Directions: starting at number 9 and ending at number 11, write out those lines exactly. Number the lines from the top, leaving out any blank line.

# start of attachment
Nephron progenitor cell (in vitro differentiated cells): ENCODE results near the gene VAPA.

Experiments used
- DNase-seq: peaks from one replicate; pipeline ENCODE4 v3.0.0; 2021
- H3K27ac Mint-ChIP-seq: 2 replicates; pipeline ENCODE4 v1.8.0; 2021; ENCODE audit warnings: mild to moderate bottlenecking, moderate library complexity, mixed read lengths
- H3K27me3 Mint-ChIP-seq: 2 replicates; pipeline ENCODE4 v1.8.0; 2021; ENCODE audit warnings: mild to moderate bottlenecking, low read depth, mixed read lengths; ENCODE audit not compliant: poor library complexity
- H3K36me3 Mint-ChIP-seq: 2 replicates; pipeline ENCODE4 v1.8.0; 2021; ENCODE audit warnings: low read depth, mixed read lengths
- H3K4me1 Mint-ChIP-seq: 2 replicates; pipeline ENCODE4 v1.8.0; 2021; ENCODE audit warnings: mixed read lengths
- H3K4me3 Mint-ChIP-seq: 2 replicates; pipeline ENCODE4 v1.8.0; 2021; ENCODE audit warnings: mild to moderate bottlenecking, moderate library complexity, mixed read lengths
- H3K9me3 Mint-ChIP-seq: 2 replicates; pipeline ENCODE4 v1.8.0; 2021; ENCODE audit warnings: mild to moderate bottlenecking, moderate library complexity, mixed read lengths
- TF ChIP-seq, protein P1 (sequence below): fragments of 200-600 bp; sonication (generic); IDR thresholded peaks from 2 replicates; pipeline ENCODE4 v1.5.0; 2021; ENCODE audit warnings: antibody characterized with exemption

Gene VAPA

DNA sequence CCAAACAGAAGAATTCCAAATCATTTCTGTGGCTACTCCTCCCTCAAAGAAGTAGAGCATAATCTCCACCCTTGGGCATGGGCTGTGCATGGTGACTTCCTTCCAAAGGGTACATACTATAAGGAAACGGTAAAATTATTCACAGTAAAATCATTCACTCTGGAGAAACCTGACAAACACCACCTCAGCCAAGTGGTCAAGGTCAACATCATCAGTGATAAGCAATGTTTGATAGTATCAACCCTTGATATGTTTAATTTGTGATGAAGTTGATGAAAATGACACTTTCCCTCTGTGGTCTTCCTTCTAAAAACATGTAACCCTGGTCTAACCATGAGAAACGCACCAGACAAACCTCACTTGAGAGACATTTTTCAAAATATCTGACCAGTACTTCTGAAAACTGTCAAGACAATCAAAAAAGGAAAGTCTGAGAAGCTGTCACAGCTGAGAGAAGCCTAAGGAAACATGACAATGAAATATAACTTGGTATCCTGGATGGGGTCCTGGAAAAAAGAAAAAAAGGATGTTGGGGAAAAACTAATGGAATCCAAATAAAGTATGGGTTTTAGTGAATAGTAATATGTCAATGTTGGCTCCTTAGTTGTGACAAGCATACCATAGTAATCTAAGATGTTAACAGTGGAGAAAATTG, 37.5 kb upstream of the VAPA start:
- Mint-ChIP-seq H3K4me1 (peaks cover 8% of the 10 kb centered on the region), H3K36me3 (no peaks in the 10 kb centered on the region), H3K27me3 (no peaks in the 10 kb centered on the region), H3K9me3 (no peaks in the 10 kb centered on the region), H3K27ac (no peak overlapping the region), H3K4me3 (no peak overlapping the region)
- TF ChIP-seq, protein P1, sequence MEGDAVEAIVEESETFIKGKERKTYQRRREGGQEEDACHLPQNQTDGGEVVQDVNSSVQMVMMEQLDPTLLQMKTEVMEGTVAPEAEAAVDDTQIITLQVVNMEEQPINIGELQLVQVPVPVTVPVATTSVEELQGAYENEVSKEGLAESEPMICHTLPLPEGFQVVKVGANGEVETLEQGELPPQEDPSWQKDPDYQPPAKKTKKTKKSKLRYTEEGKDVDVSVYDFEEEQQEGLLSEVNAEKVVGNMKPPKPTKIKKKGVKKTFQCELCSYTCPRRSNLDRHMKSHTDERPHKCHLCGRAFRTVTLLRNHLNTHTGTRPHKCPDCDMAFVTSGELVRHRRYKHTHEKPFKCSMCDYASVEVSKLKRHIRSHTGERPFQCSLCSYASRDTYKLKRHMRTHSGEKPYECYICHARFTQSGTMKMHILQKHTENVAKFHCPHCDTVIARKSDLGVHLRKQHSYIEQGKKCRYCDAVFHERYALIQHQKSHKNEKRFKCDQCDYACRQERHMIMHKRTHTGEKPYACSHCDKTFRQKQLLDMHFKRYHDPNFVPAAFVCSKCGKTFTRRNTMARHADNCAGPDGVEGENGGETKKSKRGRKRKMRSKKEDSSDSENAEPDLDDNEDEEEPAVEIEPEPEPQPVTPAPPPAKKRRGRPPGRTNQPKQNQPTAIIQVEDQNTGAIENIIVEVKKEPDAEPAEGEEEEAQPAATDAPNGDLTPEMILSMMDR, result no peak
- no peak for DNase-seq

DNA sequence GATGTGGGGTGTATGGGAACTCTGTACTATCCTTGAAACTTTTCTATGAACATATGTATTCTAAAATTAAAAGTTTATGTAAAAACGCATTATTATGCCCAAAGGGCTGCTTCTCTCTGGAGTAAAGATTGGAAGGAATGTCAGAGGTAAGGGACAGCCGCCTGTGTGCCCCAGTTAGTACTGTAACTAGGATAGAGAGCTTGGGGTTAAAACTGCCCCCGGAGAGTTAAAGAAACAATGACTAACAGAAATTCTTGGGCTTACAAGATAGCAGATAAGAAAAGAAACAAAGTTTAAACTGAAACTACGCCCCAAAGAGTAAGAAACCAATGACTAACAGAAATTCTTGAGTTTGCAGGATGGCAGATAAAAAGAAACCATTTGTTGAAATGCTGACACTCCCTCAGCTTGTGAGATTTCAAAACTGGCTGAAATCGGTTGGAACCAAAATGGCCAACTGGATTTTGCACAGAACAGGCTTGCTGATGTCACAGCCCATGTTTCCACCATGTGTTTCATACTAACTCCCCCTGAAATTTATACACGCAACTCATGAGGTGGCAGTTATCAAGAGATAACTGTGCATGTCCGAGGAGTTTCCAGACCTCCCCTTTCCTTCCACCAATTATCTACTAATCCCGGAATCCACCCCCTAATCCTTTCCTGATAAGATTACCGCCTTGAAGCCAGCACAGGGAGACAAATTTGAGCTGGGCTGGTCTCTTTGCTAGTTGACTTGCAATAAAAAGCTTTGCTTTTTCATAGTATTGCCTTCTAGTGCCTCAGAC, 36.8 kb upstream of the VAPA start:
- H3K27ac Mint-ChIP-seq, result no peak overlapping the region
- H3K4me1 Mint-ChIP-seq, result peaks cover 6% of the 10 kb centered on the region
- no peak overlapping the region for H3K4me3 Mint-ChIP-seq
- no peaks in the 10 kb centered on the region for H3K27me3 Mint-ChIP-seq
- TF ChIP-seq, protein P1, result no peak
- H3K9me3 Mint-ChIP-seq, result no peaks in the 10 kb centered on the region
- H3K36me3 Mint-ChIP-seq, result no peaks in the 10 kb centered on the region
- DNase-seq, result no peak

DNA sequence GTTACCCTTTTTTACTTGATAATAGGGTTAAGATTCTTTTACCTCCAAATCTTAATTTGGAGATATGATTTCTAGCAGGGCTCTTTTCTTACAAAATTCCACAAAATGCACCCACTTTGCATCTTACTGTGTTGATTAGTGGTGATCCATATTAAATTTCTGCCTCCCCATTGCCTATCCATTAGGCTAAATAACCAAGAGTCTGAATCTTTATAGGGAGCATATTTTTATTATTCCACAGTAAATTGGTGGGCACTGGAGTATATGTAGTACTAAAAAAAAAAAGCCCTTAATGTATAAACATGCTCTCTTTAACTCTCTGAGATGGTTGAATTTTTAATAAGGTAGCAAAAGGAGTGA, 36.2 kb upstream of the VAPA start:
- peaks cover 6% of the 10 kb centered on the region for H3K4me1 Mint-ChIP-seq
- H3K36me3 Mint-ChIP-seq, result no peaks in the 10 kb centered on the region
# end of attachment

- H3K9me3 Mint-ChIP-seq: 2 replicates; pipeline ENCODE4 v1.8.0; 2021; ENCODE audit warnings: mild to moderate bottlenecking, moderate library complexity, mixed read lengths
- TF ChIP-seq, protein P1 (sequence below): fragments of 200-600 bp; sonication (generic); IDR thresholded peaks from 2 replicates; pipeline ENCODE4 v1.5.0; 2021; ENCODE audit warnings: antibody characterized with exemption

Gene VAPA